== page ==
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My Gumboots is in two parts of roughly equal length, the first is tender and slow moving, at times ‘yearning’; at times seemingly expressing a kind of tranquility and inner peace. The second is a complete contrast, consisting of five, ever-more-lively ‘gumboot dances’, often joyful and always vital.
However, although there are some African music influences in the music, I don’t see the piece as being specifically ‘about’ the gumboot dancers, if anything it could be seen as an abstract celebration of the rejuvinating power of dance, moving as it does from introspection through to celebration. I would like to think however, that the emotional journey of the piece, and specifically the complete contrast between the two halves will force the listener to conjecture some kind of external ‘meaning’ to the music—the tenderness of the first half should ‘haunt’ us as we enjoy the bustle of the second; that bustle itself should force us to question or revaluate the tranquility of the first half. But to impose a meaning beyond that would be stepping on dangerous ground—the fact is you will choose your own meaning, and hear your own story, whether I want you to or not.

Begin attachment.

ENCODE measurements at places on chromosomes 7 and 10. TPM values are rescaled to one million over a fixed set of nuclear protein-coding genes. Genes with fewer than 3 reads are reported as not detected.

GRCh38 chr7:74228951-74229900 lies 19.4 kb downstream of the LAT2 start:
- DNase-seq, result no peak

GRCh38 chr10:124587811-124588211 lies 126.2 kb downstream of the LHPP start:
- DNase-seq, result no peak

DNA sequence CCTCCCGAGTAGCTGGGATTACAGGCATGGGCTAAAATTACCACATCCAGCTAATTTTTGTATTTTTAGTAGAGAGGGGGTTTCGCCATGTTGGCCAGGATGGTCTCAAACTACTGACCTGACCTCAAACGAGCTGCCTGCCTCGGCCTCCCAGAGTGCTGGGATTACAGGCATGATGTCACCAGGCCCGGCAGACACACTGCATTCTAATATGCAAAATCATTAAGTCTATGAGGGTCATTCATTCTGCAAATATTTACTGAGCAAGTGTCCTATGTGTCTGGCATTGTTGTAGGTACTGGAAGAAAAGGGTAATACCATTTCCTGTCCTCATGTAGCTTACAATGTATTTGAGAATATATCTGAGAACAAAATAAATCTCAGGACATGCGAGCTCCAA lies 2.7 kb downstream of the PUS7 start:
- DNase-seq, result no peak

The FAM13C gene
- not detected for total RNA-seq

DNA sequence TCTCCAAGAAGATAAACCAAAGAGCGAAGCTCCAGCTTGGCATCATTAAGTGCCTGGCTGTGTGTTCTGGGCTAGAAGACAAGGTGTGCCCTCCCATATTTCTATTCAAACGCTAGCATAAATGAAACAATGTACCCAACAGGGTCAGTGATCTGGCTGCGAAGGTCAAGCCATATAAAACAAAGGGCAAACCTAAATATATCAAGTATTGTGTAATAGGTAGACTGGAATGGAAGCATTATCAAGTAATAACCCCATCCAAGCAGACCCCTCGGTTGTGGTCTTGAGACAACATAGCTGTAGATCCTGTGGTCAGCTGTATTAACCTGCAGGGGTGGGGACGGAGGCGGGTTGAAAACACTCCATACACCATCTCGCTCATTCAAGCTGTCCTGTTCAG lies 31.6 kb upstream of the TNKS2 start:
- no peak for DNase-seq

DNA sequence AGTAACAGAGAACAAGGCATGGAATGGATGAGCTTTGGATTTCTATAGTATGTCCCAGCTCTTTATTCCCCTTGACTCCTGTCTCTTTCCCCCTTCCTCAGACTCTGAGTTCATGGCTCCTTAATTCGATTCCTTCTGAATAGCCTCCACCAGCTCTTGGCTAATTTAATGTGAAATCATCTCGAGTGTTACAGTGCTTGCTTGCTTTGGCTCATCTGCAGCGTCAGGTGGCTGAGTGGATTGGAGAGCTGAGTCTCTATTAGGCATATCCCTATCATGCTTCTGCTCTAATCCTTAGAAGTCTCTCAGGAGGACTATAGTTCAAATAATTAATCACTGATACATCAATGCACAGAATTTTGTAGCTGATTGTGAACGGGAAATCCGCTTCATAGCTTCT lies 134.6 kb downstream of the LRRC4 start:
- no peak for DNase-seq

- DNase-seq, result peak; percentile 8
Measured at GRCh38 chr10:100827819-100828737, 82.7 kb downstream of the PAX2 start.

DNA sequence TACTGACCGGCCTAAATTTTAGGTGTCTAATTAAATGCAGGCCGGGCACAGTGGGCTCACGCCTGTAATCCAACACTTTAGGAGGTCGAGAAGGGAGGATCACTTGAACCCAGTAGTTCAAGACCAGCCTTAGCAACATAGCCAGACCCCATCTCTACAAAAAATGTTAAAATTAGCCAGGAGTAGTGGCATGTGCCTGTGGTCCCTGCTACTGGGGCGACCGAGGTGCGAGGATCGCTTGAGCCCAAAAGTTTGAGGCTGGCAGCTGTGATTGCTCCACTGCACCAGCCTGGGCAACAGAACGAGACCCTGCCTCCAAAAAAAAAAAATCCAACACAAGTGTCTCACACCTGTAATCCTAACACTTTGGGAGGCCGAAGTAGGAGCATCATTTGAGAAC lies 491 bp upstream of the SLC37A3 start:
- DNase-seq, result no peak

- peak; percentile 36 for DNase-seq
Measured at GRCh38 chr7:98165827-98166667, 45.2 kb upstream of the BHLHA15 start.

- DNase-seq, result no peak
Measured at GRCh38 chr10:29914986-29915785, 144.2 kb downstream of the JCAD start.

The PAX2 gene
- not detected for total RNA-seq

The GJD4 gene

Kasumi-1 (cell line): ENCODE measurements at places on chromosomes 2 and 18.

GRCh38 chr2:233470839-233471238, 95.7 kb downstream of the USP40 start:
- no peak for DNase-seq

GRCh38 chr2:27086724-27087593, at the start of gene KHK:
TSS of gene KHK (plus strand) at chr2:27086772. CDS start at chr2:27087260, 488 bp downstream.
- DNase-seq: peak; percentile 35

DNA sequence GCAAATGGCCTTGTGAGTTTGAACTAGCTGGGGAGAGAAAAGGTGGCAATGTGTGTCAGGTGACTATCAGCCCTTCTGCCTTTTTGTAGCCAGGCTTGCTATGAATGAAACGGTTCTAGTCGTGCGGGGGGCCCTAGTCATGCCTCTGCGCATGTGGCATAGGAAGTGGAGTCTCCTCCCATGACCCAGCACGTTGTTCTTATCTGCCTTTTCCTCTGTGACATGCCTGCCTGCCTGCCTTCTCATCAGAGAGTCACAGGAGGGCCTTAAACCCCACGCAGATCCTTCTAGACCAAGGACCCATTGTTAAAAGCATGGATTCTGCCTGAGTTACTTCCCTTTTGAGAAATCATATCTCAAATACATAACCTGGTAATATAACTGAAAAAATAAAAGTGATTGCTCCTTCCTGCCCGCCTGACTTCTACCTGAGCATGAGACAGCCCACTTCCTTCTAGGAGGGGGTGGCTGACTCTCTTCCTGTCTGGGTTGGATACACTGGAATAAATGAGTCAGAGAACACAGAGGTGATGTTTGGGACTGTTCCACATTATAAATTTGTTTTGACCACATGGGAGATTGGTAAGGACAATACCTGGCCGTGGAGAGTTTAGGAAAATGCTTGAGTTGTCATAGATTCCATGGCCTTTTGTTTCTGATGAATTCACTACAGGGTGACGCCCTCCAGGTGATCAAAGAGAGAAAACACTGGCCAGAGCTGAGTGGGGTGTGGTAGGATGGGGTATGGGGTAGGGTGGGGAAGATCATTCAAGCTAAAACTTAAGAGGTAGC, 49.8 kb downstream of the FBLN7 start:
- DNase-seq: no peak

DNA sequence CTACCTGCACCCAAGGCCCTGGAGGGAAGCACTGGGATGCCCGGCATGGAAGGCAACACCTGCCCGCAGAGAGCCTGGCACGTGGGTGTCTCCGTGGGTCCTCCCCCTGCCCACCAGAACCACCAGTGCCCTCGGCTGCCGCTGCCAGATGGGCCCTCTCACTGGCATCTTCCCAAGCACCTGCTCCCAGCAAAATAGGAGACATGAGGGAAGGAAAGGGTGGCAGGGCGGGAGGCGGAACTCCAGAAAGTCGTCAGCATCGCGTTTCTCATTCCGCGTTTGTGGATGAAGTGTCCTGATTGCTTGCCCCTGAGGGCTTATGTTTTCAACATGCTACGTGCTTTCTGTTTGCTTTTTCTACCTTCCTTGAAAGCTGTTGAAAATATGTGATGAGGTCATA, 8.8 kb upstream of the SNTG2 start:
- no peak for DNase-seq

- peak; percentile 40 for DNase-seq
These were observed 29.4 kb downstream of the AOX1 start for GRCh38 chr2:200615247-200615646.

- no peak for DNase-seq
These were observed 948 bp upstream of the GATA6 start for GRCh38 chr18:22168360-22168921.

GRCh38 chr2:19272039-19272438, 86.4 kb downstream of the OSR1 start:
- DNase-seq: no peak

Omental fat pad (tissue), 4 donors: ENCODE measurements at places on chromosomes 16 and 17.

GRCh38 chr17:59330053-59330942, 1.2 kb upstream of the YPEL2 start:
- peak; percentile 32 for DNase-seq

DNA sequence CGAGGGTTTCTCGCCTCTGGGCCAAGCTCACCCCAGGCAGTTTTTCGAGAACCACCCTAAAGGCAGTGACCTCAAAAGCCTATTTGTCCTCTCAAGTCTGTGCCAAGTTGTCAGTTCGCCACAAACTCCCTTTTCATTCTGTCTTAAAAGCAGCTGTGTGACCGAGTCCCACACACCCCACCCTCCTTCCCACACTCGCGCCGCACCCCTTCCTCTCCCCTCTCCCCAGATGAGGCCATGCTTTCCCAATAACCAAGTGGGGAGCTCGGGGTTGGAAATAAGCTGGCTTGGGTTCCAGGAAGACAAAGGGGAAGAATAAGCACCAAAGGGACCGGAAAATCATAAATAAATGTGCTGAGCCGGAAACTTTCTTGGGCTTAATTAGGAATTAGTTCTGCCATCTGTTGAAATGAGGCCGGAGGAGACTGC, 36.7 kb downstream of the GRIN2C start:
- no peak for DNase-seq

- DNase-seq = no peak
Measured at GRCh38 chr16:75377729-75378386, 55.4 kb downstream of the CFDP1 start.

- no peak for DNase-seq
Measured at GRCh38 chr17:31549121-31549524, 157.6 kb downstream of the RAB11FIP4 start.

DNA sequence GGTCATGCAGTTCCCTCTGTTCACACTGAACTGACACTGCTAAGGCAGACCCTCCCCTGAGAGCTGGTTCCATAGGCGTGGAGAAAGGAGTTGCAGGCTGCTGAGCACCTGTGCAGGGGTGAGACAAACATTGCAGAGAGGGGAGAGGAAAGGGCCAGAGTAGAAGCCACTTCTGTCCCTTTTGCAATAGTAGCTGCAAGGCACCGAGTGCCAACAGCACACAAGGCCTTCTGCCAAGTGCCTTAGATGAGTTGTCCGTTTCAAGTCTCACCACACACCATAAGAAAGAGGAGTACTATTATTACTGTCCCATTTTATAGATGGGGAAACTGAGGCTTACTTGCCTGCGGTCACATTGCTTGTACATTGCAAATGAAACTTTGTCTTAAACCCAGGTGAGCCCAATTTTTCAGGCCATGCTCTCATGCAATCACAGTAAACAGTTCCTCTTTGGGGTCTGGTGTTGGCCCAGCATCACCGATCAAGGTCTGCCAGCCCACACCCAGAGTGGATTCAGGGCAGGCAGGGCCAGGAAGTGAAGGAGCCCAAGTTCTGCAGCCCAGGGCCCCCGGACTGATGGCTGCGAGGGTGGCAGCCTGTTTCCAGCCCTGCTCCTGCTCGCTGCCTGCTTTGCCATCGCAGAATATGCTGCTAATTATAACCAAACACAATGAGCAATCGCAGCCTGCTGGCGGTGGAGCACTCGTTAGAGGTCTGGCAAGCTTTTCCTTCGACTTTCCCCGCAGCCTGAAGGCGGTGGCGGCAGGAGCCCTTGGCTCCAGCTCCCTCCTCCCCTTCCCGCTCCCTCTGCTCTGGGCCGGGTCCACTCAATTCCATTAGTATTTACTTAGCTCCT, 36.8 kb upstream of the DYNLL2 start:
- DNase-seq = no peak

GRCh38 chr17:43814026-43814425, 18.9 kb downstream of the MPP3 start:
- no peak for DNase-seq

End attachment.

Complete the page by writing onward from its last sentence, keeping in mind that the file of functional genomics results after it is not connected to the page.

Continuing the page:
from notes by David Bruce © 2008